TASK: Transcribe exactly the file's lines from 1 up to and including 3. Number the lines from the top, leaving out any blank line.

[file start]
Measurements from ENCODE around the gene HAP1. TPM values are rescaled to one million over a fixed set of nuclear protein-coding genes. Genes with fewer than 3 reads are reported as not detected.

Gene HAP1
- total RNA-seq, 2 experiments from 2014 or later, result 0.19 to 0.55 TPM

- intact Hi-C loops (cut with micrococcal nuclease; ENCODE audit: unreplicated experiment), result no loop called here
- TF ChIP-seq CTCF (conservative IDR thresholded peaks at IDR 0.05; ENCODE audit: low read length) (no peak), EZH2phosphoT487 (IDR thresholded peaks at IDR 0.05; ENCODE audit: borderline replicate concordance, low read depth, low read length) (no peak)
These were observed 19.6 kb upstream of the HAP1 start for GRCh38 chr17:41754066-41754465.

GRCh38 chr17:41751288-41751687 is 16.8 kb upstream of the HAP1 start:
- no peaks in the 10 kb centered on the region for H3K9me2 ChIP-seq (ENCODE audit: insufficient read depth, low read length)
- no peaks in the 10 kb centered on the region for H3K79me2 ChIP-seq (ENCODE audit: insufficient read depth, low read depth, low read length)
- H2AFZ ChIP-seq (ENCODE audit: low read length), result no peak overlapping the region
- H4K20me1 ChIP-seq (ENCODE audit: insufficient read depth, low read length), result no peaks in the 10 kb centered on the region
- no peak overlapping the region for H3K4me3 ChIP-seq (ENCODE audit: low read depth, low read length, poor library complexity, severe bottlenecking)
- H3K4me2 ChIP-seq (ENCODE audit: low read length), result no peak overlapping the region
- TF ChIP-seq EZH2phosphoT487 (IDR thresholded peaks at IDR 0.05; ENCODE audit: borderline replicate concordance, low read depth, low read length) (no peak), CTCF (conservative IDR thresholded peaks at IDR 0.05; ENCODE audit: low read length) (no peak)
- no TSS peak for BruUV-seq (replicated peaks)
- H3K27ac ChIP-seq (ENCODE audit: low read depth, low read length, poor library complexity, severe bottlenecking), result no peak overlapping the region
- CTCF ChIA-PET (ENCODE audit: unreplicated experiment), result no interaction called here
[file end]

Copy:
Measurements from ENCODE around the gene HAP1. TPM values are rescaled to one million over a fixed set of nuclear protein-coding genes. Genes with fewer than 3 reads are reported as not detected.

Gene HAP1
- total RNA-seq, 2 experiments from 2014 or later, result 0.19 to 0.55 TPM